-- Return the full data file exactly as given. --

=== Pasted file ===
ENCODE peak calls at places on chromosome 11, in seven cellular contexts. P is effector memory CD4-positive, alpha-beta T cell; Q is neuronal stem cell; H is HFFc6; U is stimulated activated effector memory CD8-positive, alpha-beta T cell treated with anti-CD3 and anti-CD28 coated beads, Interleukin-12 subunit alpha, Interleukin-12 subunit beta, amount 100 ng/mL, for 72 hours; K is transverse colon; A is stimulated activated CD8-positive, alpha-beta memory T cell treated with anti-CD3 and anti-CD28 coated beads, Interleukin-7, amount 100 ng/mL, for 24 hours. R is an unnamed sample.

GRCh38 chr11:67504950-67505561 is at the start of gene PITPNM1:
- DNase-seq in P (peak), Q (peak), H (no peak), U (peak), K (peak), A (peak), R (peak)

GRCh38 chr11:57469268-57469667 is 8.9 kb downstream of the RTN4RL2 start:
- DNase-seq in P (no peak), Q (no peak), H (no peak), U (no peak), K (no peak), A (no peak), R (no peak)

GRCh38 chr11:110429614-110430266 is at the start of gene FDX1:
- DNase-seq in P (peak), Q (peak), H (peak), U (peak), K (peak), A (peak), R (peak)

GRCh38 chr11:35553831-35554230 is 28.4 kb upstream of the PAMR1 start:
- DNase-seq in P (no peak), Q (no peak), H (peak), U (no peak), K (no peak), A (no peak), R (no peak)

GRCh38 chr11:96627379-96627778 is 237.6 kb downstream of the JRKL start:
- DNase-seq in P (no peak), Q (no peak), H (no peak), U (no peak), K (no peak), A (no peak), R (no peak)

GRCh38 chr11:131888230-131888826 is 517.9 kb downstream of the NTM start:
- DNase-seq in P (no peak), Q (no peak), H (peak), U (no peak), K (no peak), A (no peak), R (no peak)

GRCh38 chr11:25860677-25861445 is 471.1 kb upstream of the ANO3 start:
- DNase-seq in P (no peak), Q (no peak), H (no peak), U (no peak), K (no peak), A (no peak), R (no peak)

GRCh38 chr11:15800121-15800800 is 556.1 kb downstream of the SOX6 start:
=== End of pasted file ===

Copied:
ENCODE peak calls at places on chromosome 11, in seven cellular contexts. P is effector memory CD4-positive, alpha-beta T cell; Q is neuronal stem cell; H is HFFc6; U is stimulated activated effector memory CD8-positive, alpha-beta T cell treated with anti-CD3 and anti-CD28 coated beads, Interleukin-12 subunit alpha, Interleukin-12 subunit beta, amount 100 ng/mL, for 72 hours; K is transverse colon; A is stimulated activated CD8-positive, alpha-beta memory T cell treated with anti-CD3 and anti-CD28 coated beads, Interleukin-7, amount 100 ng/mL, for 24 hours. R is an unnamed sample.

GRCh38 chr11:67504950-67505561 is at the start of gene PITPNM1:
- DNase-seq in P (peak), Q (peak), H (no peak), U (peak), K (peak), A (peak), R (peak)

GRCh38 chr11:57469268-57469667 is 8.9 kb downstream of the RTN4RL2 start:
- DNase-seq in P (no peak), Q (no peak), H (no peak), U (no peak), K (no peak), A (no peak), R (no peak)

GRCh38 chr11:110429614-110430266 is at the start of gene FDX1:
- DNase-seq in P (peak), Q (peak), H (peak), U (peak), K (peak), A (peak), R (peak)

GRCh38 chr11:35553831-35554230 is 28.4 kb upstream of the PAMR1 start:
- DNase-seq in P (no peak), Q (no peak), H (peak), U (no peak), K (no peak), A (no peak), R (no peak)

GRCh38 chr11:96627379-96627778 is 237.6 kb downstream of the JRKL start:
- DNase-seq in P (no peak), Q (no peak), H (no peak), U (no peak), K (no peak), A (no peak), R (no peak)

GRCh38 chr11:131888230-131888826 is 517.9 kb downstream of the NTM start:
- DNase-seq in P (no peak), Q (no peak), H (peak), U (no peak), K (no peak), A (no peak), R (no peak)

GRCh38 chr11:25860677-25861445 is 471.1 kb upstream of the ANO3 start:
- DNase-seq in P (no peak), Q (no peak), H (no peak), U (no peak), K (no peak), A (no peak), R (no peak)

GRCh38 chr11:15800121-15800800 is 556.1 kb downstream of the SOX6 start: